The Big Bang is the cosmological model of the universe that is best supported by all lines of scientific evidence and observation. The essential idea is that the universe has expanded from a primordial hot and dense initial condition at some finite time in the past and continues to expand to this day. Georges Lemaître proposed what became known as the Big Bang theory of the origin of the Universe, although he called it his 'hypothesis of the primeval atom'. The framework for the model relies on Albert Einstein's General Relativity as formulated by Alexander Friedmann
So what is this experiment all about?
Well, this experiment is about the recreation of this effect, like how Georges Lemaitre proposed in his original theory. The core of this experiment is a 27 kilometer long tunnel-like machine called the Large Hadron Collider (LHC) machine which is placed under Swizz-French border. Scientists will attempt to smash particle beams together at close to the speed of light inside this machine, that is said to simulate multiple smaller versions of this Big-Bang.
Cosmologists say that that explosion of an object the size of a small coin occurred about 13.7 billion years ago, and this resulted to the creation of mass and hence the creation of life on Earth. (and maybe in many other planets)
One of the key aims of this experiment is to find the Higgs Bosom. Scottish physicist Peter Higgs pointed out in 1964 to such a particle (also called the God Particle) as the force that gave mass to matter and made the universe possible.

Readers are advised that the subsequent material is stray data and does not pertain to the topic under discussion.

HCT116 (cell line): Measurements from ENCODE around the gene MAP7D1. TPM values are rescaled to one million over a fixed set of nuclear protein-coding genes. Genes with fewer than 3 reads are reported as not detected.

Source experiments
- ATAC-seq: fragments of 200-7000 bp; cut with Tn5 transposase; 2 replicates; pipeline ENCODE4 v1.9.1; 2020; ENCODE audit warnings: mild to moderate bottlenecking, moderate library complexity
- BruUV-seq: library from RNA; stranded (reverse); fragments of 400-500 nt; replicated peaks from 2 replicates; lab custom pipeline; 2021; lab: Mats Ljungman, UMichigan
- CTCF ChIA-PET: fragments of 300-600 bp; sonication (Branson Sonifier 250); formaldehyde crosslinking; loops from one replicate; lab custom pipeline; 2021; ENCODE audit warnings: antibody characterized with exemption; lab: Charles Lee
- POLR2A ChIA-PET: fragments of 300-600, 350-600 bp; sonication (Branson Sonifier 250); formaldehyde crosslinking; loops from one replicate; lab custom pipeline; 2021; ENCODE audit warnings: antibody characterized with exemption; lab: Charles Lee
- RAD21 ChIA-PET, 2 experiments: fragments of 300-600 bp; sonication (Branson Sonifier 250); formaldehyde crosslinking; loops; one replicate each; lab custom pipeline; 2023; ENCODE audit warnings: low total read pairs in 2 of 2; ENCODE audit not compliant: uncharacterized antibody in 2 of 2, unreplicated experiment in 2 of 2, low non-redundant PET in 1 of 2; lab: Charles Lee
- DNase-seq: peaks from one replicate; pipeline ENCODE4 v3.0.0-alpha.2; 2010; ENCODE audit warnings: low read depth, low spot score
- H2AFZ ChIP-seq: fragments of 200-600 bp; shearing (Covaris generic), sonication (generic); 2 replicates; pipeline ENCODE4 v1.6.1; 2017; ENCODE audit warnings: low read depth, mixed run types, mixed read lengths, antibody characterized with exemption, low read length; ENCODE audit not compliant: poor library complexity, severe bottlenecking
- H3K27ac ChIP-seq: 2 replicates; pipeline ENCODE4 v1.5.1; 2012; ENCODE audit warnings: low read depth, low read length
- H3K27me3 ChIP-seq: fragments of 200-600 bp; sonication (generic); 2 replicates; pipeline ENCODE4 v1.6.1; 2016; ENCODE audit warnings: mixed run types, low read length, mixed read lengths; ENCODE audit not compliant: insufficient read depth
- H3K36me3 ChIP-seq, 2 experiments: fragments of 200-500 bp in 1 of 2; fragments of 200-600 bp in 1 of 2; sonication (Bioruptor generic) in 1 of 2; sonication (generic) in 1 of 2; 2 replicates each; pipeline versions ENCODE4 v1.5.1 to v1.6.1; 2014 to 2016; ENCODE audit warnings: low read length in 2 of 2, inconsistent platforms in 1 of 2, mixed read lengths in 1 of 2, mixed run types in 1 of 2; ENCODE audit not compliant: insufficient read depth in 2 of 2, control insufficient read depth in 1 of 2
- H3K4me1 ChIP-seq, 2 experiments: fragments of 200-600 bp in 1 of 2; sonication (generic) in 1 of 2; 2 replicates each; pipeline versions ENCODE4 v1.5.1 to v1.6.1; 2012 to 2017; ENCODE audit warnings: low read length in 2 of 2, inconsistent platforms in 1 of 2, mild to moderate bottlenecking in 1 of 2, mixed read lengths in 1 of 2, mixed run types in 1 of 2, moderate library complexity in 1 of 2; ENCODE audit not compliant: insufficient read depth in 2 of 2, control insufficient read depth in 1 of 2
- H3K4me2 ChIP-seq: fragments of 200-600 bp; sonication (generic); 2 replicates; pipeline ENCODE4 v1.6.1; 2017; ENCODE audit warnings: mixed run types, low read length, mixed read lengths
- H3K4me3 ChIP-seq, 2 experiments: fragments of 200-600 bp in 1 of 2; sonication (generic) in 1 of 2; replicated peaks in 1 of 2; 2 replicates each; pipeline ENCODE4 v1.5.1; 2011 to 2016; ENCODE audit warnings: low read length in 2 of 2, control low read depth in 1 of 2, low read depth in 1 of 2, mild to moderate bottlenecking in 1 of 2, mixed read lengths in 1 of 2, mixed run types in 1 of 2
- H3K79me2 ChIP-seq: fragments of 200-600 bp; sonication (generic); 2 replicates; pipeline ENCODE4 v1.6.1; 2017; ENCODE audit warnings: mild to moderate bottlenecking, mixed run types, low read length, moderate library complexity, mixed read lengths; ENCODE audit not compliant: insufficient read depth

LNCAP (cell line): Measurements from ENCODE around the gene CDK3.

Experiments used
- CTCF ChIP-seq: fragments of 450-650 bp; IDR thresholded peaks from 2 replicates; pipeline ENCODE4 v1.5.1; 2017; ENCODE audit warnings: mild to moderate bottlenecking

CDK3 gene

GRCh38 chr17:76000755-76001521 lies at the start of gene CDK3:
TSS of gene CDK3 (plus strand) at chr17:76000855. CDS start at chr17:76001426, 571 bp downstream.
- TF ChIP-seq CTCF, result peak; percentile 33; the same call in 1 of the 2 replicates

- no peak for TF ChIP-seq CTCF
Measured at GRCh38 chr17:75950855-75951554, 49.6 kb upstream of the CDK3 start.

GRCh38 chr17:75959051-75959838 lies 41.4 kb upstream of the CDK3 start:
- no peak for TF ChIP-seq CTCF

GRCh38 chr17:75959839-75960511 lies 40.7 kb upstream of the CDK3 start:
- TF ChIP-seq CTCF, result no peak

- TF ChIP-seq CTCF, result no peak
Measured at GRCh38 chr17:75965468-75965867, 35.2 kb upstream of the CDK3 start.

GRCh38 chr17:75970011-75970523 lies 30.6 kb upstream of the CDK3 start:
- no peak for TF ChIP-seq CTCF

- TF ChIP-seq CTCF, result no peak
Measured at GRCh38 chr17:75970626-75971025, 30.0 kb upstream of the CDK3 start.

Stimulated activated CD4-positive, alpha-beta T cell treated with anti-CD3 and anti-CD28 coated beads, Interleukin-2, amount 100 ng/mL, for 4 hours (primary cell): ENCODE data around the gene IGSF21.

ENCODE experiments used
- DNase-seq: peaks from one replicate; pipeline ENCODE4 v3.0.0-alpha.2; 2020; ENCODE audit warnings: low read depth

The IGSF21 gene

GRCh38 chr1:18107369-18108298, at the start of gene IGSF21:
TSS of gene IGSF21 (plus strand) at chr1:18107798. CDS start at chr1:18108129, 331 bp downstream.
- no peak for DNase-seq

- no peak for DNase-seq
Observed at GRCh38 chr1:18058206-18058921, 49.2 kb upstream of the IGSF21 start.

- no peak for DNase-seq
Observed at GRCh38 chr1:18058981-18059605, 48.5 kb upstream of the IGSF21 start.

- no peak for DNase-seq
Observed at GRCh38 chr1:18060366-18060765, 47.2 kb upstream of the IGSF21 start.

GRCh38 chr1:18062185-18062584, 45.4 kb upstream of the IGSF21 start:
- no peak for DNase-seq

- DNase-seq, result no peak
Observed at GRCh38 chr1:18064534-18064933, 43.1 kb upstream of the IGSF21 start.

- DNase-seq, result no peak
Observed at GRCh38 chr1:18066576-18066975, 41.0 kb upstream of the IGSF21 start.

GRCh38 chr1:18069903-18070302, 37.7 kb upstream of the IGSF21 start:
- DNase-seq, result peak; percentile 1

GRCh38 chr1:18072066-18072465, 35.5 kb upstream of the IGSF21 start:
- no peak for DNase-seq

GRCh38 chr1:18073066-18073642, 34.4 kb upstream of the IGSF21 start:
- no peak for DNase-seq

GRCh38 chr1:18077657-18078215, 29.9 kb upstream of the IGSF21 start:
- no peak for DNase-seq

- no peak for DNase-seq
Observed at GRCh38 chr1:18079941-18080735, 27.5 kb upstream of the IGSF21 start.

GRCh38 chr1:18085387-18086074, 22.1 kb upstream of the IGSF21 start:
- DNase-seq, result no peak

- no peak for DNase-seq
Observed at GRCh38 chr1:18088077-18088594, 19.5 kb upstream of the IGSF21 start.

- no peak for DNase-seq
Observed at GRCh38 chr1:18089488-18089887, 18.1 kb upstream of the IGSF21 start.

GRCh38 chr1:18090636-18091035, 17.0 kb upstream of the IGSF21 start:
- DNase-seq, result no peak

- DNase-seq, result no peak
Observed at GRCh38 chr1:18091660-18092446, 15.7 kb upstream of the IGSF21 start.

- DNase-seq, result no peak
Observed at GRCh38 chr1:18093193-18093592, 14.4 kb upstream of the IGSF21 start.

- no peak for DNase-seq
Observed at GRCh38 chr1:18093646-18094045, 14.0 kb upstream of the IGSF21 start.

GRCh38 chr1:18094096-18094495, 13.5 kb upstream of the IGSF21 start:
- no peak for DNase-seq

So, why is the world looking at this with caution and tension?
This is because there has been some talks (or rumours?) that this experiment will create "black holes" of intensive gravity sucking in CERN, Europe and perhaps the whole planet, or that it will open the way for beings from another universe to invade through a "worm hole" in space-time.
So, is this really safe?
Well, at this point in time, the scientists at CERN have assured that this is highly safe and that the LHC is well sealed and safe. All we can do at this point in time, is to wait till tomorrow.
I wish the scientists at CERN a very good luck and I'm confident this experiment will be listed as one of the most successful scientific experiments conducted by mankind!
Here is a video that walks us through this $16bn particle accelerator-
For more videos on this experiment, go here.